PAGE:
Bear in mind that when this painting was done, there was much less appreciation of the environmental impacts of many things that were used thoughtlessly. We are a little more aware today – though maybe too little too late.
So there we are at ‘déjeuner’: taking our leisure. Three of the little group of characters are still there – still lingering over luncheon and apparently oblivious to the gradual change that has taken place around them. Still socializing, in spite of the circumstances.
There is no grass underfoot. There are no shady trees left in the park, only the march of power pylons. There’s no longer any need for shady trees, because the sun’s rays are taken care of by the clouds of pollution overhead.
Party on …
I’ve mentioned Mt Ngauruhoe a couple of times in the past. It’s been one of my favorite mountains for some years – an elegant cinder cone on our Central North Island Plateau.
Mt Ngauruhoe is exciting not only for its beautiful shape and its snowy mantle in winter, but also for the fact that it’s still an active volcano and one used to be able to rely on there being a plume of steam coming out of its crater pretty much all of the time.
Not the case with Ruapehu (which erupted properly in 1995-6), and not the case with Tongariro, which proved itself to be still active in 2012, to everyone’s surprise – though it has hot springs and fumaroles on its flank. Ngauruhoe, technically a vent of Mt Tongariro, kept everyone reminded that it was active. It last erupted in 1973-75, and I see DOC advises people not to go down inside the outer crater to the smaller main vent, because there’s a danger of being overcome by fumes. I would think so.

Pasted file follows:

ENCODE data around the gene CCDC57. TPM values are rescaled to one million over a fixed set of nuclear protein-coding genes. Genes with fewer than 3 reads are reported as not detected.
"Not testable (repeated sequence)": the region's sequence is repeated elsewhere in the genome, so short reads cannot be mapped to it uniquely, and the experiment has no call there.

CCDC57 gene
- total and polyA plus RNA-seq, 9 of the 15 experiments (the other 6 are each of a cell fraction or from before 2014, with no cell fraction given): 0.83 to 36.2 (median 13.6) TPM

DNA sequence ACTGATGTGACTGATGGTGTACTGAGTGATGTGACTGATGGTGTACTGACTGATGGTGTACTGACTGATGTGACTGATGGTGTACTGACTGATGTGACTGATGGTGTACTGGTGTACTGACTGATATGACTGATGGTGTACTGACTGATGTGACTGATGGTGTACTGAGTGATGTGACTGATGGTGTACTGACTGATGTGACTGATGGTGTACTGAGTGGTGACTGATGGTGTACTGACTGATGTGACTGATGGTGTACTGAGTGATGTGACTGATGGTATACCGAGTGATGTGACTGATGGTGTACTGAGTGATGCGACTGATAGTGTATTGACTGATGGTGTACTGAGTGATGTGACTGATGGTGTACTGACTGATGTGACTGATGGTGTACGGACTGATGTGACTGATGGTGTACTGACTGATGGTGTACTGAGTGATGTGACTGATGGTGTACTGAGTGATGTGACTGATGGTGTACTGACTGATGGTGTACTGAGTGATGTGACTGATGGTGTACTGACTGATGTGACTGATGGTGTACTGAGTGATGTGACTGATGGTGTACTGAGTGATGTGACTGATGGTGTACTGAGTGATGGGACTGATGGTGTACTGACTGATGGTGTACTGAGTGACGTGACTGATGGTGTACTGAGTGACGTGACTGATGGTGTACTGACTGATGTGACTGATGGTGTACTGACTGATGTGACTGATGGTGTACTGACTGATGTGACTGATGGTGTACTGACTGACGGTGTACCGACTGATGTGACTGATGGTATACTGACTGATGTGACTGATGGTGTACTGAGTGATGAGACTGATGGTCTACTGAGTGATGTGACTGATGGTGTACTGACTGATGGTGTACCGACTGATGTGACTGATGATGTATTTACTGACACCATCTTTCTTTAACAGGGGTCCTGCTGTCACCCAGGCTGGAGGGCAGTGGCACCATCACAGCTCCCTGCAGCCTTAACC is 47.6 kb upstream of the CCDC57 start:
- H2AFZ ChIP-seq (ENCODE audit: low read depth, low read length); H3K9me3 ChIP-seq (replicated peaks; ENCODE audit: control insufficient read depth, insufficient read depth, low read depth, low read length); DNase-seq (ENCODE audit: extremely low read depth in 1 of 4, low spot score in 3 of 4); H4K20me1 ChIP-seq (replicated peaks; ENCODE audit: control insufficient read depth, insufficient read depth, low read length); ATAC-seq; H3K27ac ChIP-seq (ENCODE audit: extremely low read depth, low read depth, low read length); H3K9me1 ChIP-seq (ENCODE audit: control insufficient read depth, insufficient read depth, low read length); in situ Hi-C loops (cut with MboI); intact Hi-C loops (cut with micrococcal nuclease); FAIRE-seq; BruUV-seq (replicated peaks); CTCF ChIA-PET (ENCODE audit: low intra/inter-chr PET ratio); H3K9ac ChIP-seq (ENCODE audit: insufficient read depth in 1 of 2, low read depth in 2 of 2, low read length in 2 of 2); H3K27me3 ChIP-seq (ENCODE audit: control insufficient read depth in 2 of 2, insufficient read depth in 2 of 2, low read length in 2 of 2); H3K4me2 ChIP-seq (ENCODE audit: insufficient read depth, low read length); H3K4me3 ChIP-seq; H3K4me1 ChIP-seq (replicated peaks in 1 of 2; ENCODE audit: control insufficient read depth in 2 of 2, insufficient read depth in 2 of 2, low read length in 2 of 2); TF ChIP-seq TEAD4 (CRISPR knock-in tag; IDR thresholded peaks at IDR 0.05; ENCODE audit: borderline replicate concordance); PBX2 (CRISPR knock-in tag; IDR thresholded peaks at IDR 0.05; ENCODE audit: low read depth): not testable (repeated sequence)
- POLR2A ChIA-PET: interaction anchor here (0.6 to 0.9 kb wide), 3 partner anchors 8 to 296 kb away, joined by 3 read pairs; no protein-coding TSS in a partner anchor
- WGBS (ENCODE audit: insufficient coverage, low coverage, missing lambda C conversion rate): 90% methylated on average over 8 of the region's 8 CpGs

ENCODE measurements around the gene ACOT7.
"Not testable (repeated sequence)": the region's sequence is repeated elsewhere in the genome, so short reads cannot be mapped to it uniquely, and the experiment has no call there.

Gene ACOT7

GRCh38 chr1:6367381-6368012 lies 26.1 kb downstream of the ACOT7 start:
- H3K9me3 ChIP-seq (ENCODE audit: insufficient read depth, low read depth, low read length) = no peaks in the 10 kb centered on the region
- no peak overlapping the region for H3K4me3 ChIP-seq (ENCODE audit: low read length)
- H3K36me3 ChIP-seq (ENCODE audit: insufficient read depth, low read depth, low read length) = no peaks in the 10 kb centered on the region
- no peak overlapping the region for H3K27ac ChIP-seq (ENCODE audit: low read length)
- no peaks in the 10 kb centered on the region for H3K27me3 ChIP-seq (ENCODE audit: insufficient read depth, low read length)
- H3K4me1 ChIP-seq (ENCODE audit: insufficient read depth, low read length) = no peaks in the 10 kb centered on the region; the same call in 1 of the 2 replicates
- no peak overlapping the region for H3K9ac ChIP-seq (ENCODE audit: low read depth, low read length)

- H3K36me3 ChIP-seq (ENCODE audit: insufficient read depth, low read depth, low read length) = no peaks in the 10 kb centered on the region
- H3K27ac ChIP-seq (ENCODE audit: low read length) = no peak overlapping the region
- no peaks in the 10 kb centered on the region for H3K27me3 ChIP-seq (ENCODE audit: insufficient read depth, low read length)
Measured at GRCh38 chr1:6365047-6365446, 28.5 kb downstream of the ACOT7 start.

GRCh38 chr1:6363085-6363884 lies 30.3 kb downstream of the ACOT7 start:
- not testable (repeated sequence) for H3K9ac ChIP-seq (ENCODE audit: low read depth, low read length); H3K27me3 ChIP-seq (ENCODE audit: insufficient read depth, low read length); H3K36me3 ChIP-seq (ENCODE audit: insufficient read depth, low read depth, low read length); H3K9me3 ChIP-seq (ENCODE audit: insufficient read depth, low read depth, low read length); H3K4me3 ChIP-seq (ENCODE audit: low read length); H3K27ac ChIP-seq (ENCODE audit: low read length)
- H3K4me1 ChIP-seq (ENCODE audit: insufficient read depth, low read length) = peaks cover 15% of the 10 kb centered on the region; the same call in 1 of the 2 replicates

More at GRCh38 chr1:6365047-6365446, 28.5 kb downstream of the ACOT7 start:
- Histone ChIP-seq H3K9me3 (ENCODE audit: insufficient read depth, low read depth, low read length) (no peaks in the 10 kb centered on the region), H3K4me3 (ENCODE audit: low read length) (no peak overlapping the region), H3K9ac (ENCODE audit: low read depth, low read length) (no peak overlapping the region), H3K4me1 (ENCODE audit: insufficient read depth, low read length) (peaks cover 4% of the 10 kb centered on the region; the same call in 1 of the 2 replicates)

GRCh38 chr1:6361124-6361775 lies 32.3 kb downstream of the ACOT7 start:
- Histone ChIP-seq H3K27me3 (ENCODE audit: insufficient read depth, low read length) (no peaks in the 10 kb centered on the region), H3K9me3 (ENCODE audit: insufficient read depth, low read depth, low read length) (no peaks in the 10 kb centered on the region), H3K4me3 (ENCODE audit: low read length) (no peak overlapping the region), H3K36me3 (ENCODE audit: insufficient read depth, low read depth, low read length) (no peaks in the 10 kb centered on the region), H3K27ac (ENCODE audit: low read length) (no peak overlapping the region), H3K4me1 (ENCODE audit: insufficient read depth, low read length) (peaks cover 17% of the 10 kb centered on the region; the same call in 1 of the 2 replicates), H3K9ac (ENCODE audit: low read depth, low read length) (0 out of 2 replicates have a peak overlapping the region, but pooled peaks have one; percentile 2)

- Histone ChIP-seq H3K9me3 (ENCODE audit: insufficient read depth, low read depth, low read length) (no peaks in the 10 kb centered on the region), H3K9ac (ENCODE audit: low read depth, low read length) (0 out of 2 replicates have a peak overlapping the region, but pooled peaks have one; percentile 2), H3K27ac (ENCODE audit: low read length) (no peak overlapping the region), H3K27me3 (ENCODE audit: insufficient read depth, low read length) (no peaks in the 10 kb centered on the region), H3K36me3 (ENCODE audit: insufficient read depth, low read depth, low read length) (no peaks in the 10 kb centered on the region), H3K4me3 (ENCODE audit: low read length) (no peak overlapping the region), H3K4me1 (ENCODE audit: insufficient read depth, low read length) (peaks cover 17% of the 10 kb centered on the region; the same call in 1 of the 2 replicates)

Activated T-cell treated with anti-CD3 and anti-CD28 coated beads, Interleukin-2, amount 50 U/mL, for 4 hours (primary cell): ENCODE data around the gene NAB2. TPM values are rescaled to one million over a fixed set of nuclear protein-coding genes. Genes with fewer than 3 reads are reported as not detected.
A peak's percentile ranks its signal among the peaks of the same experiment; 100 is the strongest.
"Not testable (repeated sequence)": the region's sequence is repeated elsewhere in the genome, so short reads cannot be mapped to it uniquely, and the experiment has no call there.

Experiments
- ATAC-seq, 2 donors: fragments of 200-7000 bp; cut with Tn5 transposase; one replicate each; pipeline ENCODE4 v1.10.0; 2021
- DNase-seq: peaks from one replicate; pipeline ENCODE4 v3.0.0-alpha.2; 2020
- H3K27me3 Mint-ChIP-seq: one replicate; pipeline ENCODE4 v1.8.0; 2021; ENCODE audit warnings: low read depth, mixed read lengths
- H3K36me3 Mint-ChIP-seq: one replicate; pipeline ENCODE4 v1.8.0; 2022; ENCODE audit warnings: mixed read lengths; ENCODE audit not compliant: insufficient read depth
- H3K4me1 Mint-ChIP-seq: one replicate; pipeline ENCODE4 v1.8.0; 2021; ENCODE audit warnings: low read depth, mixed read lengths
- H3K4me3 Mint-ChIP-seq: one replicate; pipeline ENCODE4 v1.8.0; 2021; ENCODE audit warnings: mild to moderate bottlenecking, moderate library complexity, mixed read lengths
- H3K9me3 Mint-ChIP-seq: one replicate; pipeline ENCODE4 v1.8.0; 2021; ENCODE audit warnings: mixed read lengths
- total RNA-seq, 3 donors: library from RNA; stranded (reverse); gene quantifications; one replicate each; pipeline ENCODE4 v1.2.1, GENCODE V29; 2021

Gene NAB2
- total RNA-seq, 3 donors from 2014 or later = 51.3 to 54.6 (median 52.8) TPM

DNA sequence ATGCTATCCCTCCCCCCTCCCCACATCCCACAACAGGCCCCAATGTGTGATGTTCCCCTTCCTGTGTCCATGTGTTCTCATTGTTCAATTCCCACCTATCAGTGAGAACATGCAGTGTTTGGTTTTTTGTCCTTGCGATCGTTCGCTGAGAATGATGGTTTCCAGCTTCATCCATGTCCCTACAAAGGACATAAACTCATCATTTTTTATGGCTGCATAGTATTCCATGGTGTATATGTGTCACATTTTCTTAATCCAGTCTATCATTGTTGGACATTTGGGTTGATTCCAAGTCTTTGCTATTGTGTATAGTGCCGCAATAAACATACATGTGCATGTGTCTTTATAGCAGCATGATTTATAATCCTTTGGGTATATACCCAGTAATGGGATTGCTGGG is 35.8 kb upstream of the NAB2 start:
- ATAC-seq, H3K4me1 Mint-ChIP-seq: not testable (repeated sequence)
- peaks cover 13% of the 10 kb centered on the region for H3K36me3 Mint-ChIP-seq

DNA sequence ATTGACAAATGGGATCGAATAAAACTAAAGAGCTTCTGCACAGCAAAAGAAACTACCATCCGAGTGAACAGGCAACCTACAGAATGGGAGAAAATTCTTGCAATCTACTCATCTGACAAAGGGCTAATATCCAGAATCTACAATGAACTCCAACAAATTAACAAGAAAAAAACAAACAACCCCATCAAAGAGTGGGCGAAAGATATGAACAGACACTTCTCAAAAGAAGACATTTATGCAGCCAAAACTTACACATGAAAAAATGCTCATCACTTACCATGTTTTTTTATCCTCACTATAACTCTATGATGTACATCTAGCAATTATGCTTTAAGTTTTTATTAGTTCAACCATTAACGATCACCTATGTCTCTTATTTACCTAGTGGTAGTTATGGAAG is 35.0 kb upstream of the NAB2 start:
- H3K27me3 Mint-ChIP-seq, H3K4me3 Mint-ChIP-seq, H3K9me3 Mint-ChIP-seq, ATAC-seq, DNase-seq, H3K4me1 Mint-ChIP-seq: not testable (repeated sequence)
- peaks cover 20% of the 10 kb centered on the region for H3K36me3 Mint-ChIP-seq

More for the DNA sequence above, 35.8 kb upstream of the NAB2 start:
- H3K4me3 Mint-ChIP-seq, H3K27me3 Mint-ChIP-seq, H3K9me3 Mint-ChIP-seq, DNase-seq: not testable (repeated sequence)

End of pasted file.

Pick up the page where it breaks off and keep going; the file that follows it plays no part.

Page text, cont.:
Ngauruhoe’s more recent claim to worldwide fame was its featuring in Peter Jackson’s ‘Lord Of The Rings’ movie series, with some digital manipulation, as Mount Doom.
A few weeks ago I sold one of my Ngauruhoe artworks on an iPhone case. It’s one that has never sold before (the original was not for sale), so I was really pleased. It’s a watercolor-style acrylic of the mountain, and like Peter Jackson, in the process of creation I think I manipulated it a bit – making the sides steeper than the actual 45deg slope of Ngauruhoe. And maybe ‘the look’ is also because I slanted the profile of the crater rim…
Near Ngauruhoe are two small volcanic lakes – Tama Lakes – set in the tussock-covered, pockmarked saddle between Ruapehu and Ngauruhoe. I was fortunate on one of my trips to the eastern (Rangipo) side of the plateau to pass by and capture a very cool mirror effect that the sides of these lakes make with the slope of the mountain above – if you are in absolutely the right position to see it – and I was.
I took photos and the image has stayed with me for years. Some of these very brief visions never leave us – they root deep down in our consciousness and quite literally become part of who we are, I think. A bit like the Harrier Hawk episode. As I mentioned before, this whole Central North Island Plateau has a huge pull on me: it’s almost uncanny.
Acrylic on paper. For more information about the work, click on the images.